Inside each house, there is enough domestic drama to fill a three-act play. Most families keep their trials and traumas under lock and key, doing their best to silence their outbursts, wipe away the stains of turmoil, and pretend nothing happened in the first place.

Not the Kellers.

The central family of Arthur Miller all my kids air out your dirtiest clothes in the backyard.

Photo by Connor McBride

Kate Keller (Heather Roberts) and Chris Keller (Justin Fry)

Set in the immediate post World War II era, all my kids it was for Miller a transformative exploration of a new brand of national post-traumatic denial. Upon its premiere in 1947, it ushered in a confrontational era in American entertainment, defined by rugged cynicism and simmering anger at what had been lost at home, even with the biggest battle supposedly won there.

In a brilliant and stunningly performed revival of Miller’s epic second full-length play, the independent company 28th Minute places audiences at the Rachel Browne Theater amid the still-reverberating aftershocks of war. Nearly 80 years after Miller wrote it, the final product still rings true.

As the show begins, the soft melody of Cole Porter It would be so nice to come home lava over Kellers’ gazebo. It is the first and, thankfully, the only time that director George Toles has allowed nostalgia to enter the picture.

With a storm just over and the paint on his modest home still stained with moisture, Joe Keller (played with subtle menace and undeniable seriousness by Darcy Fehr) sits in a cane chair and reads the newspaper. On the cover is an image at the top of the page of the mushroom cloud of an atomic bomb.

But Joe, who did his job during the war making munitions, doesn’t read the news in the paper anymore, he tells his bumbling neighbor, Frank (Jesse Bergen). At 61, a late-life businessman, Joe is more interested in classified ads.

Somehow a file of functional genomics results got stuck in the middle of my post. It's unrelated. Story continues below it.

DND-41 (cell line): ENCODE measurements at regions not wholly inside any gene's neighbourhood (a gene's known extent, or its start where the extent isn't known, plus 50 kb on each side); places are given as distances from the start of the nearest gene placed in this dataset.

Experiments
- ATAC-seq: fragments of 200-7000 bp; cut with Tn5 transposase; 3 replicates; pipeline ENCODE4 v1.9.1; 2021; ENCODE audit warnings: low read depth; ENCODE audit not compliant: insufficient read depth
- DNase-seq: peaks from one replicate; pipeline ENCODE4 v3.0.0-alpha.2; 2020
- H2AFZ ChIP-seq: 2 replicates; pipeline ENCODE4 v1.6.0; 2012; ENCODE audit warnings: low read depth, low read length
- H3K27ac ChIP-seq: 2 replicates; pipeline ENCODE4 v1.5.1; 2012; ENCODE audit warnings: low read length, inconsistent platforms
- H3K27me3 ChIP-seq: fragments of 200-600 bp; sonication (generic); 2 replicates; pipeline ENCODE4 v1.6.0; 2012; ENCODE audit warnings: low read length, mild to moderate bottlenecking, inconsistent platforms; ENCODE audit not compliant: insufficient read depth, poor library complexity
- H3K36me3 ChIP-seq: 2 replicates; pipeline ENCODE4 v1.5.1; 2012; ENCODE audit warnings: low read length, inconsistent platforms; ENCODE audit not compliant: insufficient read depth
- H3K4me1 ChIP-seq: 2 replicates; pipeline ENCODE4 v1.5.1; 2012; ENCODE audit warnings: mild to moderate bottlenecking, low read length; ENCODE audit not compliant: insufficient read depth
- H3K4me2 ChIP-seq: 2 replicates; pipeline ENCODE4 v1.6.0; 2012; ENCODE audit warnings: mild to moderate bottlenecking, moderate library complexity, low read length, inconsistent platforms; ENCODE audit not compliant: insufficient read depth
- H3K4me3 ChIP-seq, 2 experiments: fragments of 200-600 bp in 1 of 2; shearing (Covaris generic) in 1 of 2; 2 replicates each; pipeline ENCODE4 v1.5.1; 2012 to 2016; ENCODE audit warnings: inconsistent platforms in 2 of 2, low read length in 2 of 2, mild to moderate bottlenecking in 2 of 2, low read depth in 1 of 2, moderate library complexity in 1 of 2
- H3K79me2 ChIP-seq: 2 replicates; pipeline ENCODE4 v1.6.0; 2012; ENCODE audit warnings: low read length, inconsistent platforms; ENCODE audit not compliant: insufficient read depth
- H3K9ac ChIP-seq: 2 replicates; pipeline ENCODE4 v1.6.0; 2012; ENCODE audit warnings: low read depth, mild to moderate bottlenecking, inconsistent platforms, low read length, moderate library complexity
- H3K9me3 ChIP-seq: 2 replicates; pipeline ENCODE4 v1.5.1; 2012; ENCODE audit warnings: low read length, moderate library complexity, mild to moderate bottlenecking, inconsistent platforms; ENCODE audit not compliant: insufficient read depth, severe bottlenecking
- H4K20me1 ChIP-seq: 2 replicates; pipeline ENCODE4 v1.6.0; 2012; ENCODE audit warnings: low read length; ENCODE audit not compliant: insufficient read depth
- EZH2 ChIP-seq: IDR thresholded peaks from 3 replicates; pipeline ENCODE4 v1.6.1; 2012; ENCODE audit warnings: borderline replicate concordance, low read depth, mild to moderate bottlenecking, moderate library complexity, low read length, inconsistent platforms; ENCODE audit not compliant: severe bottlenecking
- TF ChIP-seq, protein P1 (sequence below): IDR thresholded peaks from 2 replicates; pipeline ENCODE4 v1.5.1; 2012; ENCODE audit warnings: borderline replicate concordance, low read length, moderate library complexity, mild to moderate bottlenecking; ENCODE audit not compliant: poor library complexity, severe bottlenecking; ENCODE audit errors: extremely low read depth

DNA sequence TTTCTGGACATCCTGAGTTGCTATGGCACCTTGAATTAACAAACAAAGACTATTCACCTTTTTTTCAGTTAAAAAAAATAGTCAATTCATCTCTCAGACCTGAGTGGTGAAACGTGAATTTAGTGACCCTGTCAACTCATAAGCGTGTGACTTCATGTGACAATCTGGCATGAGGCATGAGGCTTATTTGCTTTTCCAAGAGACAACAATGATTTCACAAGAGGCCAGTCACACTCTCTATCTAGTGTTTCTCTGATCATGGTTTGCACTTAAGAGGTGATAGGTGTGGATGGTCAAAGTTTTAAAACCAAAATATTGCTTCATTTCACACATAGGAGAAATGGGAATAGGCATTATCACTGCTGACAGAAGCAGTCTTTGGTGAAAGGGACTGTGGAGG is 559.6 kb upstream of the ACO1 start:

Meanwhile, his son Chris (a notable Justin Fry) reads the book section, even though he rarely reads a book. “I like to be aware of my ignorance,” he says.

Joe’s wife Kate (a fierce and uptight Heather Roberts) reads between the lines the mention of their son, Larry, who went missing during a flying mission over three years ago. Despite all the evidence to the contrary, Kate believes that her son will return.

Hey, we all read the newspaper for different reasons.

Photo by Connor McBride

Chris Keller (Justin Fry) has to comfort his mother Kate Keller (Heather Roberts), who still believes her other son is alive, despite having disappeared three years earlier.

Even with Larry MIA, his presence looms large: shortly after he disappeared, the Kellers planted a lone sapling as a memorial. It is a direct and effective metaphor: when the storm arrives, the trunk breaks, further destroying a family tree already torn by the gears of war and speculation.

While the action takes place in the Kellers’ backyard, much of it is driven by their former neighbors, the Deevers. Her daughter Ann (a bubbly, seething Hayley Stacey) was set to marry Larry, and now she intends to share her life with Chris; no one knows what he will say or his brother George (Kevin Ramberran, perfectly unbalanced and erratic) will do.

His parents are elsewhere. Mother Deever is in hiding, driven out of town for the shame of her husband’s imprisonment.

Steve Deever is serving time for his role in shipping faulty cylinder heads, which resulted in the deaths of 21 pilots during the war; it’s a fatal mistake for which his business partner, Joe, evaded the penalty.

While Miller’s script is structured with a tense pace that refuses to budge, that alone isn’t enough to ensure a solid production. The realization of the artistic vision for this show is nearly complete. What makes it even more impressive is that a performance of this caliber was produced on a relatively small budget, with cast members doing much of the work behind the scenes.

In addition to playing George, Ramberran designed the show’s sound, billboard, and produced all my kids with Toles. Roberts coordinated the elegant wardrobe; Stacey and Stephen Sim, who conveys fantasy and wisdom as neighbor Dr. Jim Bayliss, handled publicity. Jonalyn Basconcillo fills three roles as set designer, stage manager and prop coordinator.